Don't sweat the seller; she's emotionallly involved, and what she thinks doesn't matter. Whoever did the work was a handy andy, and probably screwed up lots of stuff you didn't see. Plan on a bunch of repairs & alterations to everything, just like every old dump.

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Kurt-- you just called my potential home an old dump[:-weepn]

Rule#1: Don't inspect your own prospective home. Get another good inspector to do it for you. You will never win because you have interest in the transaction. A inspector should not have an interest in the transaction of the home he is inspecting.

My $.02 - for what it is worth.

I did not plan on inspecting this home on my own, but ran out of time to schedule something (been pretty busy). The way I figure it , as long as I disclose that I am the inspector/purchaser and have facts to back everything up that I find, I do not believe doing my own inspection is a complete no no. I agree it is not the best of ideas if I plan on asking for a lot of repairs, but I did a quick run through looking for major issues only -- I did not nit pick the home. Now that I have found some issues I can have the proper licensed contractors look at the issues I called out and perform a more thorough evaluation. I don't need to win anything, and of course the other side can ask their own experts if they would like. I believe the listing agents husband is a city or county building official anyways, so I am sure they have contacts that could look at what I called out.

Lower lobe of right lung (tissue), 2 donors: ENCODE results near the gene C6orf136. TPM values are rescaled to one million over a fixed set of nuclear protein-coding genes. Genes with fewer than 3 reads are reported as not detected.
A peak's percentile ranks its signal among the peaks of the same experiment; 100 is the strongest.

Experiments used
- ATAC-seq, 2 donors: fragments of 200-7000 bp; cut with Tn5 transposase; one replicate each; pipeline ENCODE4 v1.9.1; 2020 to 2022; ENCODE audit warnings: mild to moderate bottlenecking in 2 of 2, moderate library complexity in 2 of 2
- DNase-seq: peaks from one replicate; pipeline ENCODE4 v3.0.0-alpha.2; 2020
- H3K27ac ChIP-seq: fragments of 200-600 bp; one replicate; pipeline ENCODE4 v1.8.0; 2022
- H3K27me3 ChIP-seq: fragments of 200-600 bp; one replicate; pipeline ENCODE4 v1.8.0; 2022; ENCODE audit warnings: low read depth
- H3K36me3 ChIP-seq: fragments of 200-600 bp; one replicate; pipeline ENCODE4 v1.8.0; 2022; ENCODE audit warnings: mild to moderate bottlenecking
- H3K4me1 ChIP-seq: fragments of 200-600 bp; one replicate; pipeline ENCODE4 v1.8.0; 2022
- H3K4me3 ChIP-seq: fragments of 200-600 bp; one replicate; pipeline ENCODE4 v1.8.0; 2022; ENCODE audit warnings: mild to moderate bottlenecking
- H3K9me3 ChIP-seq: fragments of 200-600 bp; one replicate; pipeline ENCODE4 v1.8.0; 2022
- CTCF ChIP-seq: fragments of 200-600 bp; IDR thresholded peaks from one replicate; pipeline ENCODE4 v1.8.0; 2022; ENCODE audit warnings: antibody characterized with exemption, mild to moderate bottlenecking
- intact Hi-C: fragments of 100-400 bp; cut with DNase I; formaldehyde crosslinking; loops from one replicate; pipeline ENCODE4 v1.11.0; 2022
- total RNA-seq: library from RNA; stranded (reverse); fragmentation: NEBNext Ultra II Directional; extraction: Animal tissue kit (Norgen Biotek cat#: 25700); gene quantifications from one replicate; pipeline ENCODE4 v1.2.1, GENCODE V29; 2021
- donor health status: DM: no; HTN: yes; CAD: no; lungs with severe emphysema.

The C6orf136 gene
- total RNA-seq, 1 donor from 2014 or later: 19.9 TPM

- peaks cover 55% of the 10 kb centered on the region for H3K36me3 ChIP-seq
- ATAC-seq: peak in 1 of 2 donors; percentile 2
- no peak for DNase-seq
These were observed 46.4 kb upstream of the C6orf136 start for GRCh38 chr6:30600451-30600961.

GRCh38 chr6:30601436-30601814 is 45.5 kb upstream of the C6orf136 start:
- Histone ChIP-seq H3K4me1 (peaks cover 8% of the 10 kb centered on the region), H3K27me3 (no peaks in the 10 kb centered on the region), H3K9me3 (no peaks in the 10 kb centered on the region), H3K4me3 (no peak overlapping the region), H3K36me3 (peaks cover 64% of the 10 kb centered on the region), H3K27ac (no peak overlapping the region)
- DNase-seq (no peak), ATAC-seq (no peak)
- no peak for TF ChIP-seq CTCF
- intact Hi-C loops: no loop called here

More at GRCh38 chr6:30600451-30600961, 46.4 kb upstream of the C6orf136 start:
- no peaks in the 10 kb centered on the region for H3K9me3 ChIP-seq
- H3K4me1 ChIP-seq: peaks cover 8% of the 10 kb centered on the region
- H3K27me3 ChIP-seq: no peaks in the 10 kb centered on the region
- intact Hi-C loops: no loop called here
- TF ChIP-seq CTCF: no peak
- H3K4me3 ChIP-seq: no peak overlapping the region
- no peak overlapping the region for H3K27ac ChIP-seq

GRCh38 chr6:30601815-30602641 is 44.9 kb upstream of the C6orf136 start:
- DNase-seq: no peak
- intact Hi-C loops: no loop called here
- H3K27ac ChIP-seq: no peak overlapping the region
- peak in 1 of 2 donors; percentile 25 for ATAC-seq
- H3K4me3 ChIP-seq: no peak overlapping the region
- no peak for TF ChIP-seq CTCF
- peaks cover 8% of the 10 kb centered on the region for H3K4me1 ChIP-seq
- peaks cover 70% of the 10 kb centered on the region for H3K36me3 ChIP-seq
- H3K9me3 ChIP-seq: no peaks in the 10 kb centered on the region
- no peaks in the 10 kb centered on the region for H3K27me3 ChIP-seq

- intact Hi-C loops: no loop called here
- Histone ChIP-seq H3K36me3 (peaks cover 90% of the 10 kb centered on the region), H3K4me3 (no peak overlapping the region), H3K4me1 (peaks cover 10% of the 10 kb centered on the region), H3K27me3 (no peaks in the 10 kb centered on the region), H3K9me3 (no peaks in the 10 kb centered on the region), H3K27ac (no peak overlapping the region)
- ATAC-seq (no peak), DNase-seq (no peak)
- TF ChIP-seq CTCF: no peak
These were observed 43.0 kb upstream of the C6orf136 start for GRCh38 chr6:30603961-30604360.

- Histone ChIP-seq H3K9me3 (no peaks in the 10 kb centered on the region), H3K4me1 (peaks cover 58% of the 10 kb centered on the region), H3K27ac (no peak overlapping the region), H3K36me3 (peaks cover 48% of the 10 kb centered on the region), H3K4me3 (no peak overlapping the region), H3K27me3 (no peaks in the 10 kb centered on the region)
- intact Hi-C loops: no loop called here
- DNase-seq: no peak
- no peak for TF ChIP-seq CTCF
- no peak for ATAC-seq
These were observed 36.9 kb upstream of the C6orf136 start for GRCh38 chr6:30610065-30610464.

I am planning on remodeling the entire place down the road, but I do think it is fair to ask for some repairs (electrical) to make the home safe for occupancy.

Regarding the use of the posts-- I am not concerned with the installation since they are treated (grade stamped ones would not be in my area), and are much more stout than typical posts that are grade stamped. This question is more out of curiosity. I would not replace them or make an issue of it on my own home. This is for an FYI only, since I would have to call this out as technically improper on a home I inspected for someone else, if it was in fact an improper or questionable installation in the 60's.

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Hi,

The only time that I'd inspect the home that I was personally planning to buy would be if I had absolutely no intention of asking for any concessions in price or repair and was only interested in confirming for myself whether I wanted the home or not. If, at the end of the inspection, I discovered that the list was just too long, I'd walk away, using Option 1, and wouldn't look back.

If I intended to whittle price or ask for repair, I'd hire another pro to go through the home and I'd accompany him and make sure that he didn't overlook a thing. If that pro disagreed with me on an issue and didn't want to include it in his report, it would be his call, not mine, I'd still be able to exercise my walk away option.

Regardless of how honest and reliable you are, the seller has a right to be indignant and suspicious of your motives if you inspect the home yourself and then demand concessions.

ONE TEAM - ONE FIGHT!!!

Mike